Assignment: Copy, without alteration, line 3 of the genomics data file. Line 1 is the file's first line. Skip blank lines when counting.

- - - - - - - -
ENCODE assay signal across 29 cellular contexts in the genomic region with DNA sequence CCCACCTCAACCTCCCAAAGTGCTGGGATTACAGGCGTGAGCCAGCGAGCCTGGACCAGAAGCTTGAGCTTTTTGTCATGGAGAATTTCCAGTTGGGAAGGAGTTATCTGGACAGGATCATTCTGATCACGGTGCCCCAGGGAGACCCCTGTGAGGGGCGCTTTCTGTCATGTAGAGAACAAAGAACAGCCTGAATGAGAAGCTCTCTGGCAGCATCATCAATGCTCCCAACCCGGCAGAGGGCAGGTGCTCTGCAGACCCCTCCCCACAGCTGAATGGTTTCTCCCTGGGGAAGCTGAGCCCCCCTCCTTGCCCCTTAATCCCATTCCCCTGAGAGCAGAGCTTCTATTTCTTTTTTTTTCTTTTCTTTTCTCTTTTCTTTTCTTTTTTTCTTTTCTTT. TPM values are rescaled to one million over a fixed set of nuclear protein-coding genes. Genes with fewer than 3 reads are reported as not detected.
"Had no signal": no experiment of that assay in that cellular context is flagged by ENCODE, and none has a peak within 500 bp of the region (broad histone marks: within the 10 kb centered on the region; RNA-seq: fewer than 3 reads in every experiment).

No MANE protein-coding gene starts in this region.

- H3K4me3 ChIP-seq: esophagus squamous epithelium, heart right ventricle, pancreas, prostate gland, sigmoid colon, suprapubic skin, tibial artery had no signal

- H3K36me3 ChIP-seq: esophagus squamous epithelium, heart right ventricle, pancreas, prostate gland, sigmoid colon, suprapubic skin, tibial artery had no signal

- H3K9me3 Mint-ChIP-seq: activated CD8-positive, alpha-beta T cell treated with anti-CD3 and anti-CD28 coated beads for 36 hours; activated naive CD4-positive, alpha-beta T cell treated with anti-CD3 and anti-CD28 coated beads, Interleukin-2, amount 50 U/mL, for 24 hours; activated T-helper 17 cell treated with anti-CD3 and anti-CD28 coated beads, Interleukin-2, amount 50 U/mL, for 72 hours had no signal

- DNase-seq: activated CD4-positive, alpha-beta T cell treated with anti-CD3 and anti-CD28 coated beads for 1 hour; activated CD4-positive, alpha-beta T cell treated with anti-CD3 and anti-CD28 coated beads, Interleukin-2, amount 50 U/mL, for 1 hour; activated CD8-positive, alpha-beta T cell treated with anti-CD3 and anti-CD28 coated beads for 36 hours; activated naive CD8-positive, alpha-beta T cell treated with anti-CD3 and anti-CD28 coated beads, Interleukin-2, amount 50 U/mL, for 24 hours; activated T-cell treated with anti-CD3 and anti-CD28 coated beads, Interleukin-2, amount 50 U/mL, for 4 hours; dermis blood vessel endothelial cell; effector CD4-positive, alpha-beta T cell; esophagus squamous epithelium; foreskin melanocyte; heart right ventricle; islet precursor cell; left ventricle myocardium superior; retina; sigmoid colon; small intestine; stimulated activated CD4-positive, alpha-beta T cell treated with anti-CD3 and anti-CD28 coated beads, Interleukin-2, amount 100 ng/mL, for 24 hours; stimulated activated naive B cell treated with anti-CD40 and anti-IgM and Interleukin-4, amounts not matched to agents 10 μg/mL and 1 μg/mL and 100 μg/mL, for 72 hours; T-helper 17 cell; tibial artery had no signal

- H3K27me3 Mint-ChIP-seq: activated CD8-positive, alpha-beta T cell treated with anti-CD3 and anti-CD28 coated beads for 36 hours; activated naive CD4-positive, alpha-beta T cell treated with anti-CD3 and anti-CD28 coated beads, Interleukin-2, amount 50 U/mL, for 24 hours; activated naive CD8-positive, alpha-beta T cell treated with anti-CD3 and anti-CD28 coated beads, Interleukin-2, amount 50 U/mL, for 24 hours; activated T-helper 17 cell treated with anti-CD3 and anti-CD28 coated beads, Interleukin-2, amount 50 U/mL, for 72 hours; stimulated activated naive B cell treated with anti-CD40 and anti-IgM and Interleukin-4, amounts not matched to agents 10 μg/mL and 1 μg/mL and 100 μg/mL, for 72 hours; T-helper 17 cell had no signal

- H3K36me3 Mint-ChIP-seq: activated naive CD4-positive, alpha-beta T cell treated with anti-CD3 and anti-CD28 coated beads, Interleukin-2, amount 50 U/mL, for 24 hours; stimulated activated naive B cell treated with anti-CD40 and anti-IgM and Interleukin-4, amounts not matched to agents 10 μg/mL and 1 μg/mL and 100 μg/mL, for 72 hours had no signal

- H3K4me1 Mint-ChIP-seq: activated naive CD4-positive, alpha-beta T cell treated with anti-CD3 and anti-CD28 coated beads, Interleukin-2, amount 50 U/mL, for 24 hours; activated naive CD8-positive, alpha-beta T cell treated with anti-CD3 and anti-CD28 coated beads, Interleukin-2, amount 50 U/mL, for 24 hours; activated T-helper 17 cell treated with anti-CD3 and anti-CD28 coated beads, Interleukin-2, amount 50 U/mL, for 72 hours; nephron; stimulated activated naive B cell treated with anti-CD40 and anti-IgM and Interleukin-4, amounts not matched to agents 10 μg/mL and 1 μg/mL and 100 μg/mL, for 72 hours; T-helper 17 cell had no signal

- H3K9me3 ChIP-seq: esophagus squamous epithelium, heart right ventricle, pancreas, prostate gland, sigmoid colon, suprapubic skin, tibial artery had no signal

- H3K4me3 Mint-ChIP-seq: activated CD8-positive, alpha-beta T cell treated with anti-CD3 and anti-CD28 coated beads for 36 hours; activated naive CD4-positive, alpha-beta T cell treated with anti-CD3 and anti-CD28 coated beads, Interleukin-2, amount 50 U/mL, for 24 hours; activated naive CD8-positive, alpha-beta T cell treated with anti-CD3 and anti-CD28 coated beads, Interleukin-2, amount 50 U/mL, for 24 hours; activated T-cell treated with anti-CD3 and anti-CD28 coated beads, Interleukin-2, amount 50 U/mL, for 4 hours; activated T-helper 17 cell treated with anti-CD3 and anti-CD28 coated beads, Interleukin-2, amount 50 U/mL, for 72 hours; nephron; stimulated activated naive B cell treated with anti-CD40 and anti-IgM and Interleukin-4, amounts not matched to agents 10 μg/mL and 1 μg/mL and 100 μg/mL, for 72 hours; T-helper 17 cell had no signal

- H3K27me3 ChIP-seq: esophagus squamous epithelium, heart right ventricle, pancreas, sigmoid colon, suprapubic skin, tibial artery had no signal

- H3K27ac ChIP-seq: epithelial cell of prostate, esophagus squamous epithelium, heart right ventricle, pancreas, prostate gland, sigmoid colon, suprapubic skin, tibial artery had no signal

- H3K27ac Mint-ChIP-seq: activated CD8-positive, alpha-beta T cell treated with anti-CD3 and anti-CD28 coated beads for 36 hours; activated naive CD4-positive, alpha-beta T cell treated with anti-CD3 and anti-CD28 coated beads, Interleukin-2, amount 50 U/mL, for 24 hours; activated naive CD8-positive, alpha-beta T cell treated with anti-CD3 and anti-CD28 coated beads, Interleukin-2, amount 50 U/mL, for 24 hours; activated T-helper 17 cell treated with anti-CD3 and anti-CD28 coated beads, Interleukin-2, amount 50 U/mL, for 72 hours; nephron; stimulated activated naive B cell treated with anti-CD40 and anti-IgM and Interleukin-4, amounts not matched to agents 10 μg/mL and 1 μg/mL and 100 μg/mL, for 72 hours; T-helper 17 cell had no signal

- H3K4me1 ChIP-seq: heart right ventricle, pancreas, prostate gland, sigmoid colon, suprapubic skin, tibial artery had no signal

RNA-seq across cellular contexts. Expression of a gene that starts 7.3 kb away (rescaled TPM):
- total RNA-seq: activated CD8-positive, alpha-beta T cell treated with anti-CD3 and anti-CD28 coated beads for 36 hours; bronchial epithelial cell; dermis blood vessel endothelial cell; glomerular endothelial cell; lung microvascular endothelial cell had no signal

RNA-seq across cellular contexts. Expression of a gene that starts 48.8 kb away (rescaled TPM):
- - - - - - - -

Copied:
No MANE protein-coding gene starts in this region.